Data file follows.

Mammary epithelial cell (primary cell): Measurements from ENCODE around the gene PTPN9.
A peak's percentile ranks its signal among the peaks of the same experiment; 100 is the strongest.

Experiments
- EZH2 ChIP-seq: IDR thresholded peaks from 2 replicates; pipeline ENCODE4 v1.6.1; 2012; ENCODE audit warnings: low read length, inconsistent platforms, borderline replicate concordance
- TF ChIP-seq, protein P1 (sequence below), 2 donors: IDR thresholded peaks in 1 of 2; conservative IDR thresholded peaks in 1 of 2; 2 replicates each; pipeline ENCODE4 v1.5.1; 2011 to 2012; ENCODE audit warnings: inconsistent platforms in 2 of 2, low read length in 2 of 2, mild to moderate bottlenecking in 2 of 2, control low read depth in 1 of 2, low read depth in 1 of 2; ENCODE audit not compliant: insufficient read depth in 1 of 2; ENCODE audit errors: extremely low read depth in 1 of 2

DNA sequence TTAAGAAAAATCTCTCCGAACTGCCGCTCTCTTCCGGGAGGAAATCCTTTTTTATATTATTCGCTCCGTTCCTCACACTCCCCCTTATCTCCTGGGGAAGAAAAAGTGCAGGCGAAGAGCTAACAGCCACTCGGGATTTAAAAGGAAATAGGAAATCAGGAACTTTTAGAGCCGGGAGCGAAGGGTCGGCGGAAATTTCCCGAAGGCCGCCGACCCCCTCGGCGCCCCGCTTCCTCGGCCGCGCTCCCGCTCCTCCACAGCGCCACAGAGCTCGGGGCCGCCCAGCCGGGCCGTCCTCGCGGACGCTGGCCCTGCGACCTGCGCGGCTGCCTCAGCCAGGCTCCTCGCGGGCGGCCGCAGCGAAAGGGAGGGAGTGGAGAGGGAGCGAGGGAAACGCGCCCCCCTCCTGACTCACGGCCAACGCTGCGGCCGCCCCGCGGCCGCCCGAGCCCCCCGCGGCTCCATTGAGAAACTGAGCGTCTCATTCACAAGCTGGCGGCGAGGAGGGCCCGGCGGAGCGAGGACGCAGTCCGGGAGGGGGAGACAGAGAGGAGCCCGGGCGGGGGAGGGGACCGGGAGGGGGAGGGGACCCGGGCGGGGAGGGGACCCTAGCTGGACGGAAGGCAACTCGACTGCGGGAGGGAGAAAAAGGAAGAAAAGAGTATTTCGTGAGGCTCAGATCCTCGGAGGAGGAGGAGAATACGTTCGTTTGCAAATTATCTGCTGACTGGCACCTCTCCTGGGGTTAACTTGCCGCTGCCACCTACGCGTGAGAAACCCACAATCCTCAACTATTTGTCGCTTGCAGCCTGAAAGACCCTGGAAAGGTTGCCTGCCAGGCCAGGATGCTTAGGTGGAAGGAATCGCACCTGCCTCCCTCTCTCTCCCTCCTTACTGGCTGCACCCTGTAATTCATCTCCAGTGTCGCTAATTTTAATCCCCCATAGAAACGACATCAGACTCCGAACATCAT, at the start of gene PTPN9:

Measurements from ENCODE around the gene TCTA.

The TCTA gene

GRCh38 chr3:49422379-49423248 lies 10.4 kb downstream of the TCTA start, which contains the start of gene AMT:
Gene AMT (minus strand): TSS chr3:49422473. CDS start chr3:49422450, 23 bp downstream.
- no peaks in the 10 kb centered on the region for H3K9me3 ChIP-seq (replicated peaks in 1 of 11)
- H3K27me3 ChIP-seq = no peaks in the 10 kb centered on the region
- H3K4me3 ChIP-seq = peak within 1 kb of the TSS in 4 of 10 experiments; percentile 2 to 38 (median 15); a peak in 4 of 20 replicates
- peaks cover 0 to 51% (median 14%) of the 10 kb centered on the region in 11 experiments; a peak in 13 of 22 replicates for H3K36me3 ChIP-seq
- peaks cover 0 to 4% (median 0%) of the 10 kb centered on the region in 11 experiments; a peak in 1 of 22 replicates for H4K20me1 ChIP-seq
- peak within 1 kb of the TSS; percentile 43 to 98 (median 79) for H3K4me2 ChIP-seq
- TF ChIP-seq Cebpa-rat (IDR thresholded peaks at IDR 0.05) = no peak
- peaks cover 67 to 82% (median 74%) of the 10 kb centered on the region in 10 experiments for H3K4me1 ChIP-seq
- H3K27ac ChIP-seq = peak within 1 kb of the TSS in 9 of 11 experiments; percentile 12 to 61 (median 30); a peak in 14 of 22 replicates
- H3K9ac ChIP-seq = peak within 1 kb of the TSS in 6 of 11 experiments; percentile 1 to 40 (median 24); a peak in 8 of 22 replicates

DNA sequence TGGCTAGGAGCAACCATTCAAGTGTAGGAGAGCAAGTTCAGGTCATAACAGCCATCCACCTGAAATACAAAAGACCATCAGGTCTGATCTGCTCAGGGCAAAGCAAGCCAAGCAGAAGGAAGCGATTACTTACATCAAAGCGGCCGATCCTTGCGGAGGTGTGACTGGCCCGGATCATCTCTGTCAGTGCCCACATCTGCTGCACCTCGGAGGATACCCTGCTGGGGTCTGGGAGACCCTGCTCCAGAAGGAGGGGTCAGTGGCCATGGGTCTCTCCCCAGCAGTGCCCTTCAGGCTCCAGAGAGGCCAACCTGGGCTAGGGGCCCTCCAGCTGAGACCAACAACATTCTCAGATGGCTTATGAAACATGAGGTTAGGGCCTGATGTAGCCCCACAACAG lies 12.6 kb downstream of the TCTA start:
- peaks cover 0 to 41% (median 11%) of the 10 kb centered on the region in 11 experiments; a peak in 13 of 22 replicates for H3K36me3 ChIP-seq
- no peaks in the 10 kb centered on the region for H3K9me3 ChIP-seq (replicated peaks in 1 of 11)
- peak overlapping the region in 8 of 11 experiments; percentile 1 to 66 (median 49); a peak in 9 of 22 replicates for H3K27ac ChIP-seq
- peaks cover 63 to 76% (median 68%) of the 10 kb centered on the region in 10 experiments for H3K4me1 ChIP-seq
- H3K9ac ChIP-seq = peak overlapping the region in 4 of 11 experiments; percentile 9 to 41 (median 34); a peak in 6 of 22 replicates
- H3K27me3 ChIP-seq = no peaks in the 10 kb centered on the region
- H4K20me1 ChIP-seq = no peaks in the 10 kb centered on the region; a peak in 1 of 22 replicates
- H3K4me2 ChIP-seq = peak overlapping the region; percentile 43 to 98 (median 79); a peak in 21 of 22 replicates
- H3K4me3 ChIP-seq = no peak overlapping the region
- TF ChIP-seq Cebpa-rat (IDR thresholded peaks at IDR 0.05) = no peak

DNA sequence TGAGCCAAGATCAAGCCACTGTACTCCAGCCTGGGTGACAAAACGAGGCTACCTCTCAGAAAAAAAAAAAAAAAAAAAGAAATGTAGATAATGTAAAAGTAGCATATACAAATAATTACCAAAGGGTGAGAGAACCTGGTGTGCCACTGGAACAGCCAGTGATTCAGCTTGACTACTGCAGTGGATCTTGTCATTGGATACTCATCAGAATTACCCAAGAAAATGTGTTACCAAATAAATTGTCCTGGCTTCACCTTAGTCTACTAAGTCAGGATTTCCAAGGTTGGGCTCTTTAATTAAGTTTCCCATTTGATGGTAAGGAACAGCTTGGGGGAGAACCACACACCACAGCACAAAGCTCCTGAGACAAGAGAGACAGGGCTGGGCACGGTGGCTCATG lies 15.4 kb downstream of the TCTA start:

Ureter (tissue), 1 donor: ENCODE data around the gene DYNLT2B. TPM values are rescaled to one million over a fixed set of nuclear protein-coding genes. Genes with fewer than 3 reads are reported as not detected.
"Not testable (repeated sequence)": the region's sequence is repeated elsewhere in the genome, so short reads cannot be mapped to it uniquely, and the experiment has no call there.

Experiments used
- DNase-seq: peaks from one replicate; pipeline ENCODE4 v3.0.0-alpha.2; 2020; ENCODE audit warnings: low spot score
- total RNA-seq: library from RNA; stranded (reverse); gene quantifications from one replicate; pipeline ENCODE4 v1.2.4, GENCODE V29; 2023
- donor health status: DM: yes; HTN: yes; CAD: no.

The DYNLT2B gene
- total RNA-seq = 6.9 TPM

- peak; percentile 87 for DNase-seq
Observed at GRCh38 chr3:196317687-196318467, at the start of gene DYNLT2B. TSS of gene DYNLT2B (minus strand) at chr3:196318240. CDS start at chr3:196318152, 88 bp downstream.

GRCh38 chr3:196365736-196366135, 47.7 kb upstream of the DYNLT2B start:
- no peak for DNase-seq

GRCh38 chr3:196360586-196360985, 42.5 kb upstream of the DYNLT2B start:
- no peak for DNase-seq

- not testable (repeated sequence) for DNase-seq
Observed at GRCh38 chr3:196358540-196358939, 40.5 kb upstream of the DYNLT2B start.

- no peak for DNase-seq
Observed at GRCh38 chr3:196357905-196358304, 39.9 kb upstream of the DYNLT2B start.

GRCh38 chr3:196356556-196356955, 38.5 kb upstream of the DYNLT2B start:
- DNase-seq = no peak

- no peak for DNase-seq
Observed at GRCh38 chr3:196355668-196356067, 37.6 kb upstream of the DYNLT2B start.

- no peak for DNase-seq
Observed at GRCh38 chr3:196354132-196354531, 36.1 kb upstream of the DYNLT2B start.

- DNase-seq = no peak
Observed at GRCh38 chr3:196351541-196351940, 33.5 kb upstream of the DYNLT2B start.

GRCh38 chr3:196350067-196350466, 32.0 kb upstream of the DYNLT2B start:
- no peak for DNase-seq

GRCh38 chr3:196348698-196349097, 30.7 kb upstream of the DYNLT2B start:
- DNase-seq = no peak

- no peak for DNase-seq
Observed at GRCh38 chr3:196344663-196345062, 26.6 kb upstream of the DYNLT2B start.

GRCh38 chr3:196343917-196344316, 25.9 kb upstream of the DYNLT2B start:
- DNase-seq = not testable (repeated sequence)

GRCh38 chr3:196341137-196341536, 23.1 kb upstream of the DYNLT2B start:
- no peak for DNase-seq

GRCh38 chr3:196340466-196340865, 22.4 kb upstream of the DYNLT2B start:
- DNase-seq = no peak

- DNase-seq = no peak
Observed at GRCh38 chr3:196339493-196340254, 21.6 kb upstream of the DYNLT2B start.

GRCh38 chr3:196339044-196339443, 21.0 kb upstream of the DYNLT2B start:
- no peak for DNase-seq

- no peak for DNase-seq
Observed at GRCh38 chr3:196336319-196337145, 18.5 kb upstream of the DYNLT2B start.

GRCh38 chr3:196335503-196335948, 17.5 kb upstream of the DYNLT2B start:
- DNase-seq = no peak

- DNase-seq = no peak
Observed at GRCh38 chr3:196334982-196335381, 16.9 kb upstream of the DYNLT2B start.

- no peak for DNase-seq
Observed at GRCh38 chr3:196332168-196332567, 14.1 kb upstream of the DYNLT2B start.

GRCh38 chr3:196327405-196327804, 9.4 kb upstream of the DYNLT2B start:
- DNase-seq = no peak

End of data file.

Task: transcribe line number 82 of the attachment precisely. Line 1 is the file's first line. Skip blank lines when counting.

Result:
Observed at GRCh38 chr3:196332168-196332567, 14.1 kb upstream of the DYNLT2B start.